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DNA records pose new privacy risks


DNA records pose new privacy risks

"We release information about ourselves without thinking about where it’s going to go and what it means to us," said Jennifer Lynch, a staff lawyer at the Electronic Frontier Foundation, a nonprofit digital rights group. "And in many instances, I think we release that information for good reason. There’s a lot to be gained by giving up samples of DNA for research purposes."

Lynch said her fear is that something a single researcher did in three to seven hours could easily be automated and used by companies or insurers to make predictions about a person’s risk for disease. ­Although the federal Genetic Information Nondiscrimination Act protects DNA from ­being used by health insurers and employers to discriminate against people, she and others consider it insufficient.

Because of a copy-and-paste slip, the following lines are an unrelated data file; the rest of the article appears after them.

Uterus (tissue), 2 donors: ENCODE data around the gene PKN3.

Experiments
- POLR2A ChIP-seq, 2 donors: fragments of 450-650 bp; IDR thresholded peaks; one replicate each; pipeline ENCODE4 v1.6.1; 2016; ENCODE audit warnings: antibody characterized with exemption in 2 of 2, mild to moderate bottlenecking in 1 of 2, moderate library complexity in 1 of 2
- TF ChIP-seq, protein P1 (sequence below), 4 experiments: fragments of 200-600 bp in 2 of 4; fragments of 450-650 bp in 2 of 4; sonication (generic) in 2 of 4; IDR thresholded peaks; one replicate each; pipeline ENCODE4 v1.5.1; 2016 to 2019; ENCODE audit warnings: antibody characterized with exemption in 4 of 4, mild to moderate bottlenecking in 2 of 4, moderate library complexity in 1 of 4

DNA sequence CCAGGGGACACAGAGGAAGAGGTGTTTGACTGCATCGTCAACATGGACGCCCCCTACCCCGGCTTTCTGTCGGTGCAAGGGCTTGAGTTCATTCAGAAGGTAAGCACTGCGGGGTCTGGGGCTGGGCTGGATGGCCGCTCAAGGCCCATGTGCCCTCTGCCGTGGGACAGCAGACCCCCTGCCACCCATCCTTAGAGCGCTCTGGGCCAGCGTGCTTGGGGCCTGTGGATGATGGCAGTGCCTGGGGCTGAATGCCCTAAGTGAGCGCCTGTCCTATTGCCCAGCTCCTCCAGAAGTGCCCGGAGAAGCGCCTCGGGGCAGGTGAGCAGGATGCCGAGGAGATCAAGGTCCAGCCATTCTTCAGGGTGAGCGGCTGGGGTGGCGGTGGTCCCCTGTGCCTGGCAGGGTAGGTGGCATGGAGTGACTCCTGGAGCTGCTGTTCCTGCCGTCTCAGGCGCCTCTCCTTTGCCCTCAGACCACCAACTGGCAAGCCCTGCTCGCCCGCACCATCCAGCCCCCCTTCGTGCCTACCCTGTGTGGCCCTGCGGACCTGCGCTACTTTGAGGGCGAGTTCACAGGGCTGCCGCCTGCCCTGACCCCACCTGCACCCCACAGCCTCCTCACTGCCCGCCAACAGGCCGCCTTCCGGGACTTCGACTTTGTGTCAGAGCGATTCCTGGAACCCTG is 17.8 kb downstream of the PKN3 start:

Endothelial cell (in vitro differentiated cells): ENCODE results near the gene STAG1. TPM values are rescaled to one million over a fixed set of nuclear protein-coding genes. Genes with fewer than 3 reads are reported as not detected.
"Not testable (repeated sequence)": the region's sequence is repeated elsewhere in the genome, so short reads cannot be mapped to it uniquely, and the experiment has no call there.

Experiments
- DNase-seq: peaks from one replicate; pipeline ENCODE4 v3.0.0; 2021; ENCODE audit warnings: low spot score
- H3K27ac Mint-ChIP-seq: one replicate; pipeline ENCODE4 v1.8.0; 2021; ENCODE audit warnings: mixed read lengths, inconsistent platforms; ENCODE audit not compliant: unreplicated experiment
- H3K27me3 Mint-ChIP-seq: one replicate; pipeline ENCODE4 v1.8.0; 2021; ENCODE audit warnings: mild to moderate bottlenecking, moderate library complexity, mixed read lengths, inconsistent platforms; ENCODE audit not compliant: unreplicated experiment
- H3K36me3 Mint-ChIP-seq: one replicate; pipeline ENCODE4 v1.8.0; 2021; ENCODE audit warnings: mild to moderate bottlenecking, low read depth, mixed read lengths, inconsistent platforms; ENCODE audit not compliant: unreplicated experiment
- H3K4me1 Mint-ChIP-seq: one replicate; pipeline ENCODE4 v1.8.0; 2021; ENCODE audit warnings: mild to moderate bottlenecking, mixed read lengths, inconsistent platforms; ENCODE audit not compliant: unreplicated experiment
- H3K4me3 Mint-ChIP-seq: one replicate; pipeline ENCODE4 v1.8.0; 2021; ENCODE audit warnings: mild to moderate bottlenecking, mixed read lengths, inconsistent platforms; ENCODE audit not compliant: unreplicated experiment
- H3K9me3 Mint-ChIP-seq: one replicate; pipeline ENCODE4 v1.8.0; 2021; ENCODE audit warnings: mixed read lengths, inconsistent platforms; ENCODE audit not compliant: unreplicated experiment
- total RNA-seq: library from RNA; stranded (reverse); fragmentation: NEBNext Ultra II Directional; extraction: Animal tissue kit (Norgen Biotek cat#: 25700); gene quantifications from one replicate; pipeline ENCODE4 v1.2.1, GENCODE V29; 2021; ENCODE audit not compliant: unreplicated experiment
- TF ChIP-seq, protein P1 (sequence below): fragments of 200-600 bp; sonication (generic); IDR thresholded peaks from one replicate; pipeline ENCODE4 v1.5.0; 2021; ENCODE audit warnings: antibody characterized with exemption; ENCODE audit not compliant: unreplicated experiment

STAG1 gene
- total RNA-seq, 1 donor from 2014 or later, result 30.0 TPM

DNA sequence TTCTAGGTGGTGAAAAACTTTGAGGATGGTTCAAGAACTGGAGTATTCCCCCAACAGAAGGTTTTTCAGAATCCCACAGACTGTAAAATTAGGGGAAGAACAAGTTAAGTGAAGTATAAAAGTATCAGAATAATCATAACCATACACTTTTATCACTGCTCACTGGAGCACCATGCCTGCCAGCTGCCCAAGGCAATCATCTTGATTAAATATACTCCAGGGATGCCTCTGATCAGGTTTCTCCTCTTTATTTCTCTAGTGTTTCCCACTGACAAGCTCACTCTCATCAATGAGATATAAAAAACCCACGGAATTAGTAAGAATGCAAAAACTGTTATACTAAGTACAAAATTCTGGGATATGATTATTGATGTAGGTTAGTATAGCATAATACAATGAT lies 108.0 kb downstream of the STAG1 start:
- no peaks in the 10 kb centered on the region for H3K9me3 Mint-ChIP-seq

Friday, January 18, 2013
Boston Globe

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